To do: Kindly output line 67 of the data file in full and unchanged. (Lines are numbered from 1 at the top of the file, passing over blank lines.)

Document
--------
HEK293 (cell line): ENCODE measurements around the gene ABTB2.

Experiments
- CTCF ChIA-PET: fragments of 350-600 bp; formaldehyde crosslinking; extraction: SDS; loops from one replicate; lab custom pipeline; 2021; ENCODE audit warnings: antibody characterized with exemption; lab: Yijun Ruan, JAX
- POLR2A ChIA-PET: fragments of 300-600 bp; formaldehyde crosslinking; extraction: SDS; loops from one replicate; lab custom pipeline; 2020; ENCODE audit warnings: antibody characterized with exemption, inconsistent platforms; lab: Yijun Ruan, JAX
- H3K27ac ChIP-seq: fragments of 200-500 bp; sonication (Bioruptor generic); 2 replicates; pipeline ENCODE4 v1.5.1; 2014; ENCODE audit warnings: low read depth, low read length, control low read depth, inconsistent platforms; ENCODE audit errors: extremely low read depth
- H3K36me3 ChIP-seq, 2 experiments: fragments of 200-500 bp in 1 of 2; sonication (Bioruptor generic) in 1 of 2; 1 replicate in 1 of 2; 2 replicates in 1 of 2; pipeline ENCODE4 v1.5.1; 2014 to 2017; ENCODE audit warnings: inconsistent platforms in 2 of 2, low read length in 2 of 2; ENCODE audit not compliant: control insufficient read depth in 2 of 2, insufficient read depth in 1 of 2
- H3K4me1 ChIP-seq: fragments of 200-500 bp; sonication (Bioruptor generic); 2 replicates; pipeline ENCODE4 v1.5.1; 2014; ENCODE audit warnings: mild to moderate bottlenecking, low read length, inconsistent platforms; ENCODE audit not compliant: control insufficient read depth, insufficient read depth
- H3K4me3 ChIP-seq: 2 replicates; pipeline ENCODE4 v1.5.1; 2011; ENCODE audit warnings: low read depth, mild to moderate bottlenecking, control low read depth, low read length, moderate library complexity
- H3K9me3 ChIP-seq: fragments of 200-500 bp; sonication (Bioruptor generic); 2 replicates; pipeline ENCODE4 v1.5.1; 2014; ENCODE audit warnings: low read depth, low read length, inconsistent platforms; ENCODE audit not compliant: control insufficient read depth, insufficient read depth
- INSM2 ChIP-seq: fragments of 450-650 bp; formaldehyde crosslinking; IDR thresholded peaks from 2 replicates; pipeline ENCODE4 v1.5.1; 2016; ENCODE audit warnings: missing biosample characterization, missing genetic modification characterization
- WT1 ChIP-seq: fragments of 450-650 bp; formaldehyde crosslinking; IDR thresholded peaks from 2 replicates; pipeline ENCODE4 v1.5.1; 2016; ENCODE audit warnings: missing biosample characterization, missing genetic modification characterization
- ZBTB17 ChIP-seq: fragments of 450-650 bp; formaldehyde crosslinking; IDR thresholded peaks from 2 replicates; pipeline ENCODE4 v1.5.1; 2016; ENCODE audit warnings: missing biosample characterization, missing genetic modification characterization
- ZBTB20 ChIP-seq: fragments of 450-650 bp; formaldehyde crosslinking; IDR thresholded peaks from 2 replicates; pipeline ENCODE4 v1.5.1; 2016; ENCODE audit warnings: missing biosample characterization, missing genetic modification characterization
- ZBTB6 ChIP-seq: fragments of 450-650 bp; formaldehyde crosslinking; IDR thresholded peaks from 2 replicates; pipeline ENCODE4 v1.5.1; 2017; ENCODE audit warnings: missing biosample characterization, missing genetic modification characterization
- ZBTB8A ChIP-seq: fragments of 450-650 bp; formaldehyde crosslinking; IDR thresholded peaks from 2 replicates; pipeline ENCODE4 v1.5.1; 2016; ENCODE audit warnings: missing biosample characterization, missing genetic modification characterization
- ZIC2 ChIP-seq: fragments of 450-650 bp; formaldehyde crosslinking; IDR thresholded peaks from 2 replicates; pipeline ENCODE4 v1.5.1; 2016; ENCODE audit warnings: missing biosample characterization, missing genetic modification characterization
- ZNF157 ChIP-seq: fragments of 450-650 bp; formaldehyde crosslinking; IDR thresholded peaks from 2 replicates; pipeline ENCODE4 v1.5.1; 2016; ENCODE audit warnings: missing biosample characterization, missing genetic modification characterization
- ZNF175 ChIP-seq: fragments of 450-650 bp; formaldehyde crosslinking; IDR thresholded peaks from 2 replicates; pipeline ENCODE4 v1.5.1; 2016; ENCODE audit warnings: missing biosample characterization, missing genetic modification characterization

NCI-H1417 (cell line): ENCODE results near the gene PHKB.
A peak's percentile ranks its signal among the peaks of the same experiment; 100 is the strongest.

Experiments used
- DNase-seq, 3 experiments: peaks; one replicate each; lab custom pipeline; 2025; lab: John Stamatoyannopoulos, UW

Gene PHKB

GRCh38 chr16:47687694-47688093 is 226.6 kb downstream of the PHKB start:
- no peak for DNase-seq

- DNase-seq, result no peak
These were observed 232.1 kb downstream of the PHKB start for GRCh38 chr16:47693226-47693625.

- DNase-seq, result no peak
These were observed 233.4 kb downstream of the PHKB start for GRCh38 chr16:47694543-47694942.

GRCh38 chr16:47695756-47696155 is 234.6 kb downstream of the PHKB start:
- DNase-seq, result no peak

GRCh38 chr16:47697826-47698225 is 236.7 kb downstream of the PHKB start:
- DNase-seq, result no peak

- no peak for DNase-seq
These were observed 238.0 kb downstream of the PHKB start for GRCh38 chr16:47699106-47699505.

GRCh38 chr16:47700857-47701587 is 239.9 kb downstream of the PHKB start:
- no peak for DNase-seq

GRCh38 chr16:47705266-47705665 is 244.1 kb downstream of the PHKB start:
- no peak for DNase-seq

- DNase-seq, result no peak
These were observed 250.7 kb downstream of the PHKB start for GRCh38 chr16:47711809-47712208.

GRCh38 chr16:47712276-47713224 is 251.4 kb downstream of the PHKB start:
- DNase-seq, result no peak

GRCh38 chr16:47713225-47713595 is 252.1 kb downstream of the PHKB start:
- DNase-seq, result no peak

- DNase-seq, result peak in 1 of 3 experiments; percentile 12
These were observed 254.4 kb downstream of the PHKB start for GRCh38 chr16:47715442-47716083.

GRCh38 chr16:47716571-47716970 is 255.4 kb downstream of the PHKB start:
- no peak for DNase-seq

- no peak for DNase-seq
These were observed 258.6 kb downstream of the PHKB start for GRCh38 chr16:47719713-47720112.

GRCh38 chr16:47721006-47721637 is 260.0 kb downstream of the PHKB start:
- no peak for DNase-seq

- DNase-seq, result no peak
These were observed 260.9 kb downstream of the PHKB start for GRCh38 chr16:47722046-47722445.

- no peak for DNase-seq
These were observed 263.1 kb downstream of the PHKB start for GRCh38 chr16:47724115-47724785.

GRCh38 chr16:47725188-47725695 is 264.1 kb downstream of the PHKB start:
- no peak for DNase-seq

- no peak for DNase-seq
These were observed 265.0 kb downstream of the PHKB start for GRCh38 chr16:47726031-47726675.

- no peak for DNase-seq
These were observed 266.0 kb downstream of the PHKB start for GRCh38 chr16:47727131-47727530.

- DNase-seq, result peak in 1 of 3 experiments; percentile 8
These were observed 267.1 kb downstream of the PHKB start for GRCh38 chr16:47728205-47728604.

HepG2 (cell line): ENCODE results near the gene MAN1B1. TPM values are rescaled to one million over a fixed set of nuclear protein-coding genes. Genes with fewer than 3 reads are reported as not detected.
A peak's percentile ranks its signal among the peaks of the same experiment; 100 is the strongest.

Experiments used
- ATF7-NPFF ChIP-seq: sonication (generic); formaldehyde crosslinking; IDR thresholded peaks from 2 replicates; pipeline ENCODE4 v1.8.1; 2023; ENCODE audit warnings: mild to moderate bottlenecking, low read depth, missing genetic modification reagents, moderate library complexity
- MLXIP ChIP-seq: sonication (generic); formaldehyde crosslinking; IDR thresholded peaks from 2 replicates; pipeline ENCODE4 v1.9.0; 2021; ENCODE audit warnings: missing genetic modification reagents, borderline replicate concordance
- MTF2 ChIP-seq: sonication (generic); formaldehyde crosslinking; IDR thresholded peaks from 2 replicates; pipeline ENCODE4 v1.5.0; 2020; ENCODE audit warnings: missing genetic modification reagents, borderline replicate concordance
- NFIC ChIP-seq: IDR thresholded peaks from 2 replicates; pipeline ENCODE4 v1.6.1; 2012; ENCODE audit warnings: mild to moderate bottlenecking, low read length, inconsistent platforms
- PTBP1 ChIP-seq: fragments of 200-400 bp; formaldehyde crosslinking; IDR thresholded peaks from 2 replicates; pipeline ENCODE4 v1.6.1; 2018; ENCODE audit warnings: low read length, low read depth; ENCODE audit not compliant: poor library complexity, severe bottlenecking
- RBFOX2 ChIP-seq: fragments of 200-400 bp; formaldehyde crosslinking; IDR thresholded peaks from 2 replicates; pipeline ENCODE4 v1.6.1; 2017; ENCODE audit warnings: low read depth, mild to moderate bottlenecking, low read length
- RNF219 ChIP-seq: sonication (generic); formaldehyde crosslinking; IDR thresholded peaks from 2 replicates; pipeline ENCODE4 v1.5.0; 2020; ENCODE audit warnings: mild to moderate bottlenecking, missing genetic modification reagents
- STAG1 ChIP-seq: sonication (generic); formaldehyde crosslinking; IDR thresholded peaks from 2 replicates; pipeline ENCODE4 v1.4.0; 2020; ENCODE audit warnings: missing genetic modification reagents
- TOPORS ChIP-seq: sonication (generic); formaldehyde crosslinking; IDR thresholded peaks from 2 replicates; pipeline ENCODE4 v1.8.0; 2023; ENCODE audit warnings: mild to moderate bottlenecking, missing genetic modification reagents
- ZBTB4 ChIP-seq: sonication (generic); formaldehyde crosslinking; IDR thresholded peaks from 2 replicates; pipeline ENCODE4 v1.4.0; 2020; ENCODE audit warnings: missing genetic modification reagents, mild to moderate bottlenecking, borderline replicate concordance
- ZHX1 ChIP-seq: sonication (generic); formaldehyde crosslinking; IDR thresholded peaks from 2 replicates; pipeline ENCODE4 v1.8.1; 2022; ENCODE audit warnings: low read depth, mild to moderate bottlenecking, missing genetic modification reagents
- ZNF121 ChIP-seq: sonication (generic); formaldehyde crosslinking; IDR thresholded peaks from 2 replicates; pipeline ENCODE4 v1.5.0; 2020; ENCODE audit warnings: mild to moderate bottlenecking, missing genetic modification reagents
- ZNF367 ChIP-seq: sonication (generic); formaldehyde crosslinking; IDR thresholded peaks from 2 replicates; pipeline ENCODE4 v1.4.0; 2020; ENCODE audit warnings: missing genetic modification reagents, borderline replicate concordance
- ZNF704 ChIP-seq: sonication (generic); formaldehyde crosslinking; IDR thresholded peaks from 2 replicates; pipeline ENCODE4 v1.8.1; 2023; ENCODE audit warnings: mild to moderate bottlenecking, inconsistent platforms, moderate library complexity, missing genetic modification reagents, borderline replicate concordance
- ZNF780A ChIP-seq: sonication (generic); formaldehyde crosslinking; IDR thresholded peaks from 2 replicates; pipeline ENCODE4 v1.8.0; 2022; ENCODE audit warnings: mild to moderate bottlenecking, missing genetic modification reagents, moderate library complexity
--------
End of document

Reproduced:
A peak's percentile ranks its signal among the peaks of the same experiment; 100 is the strongest.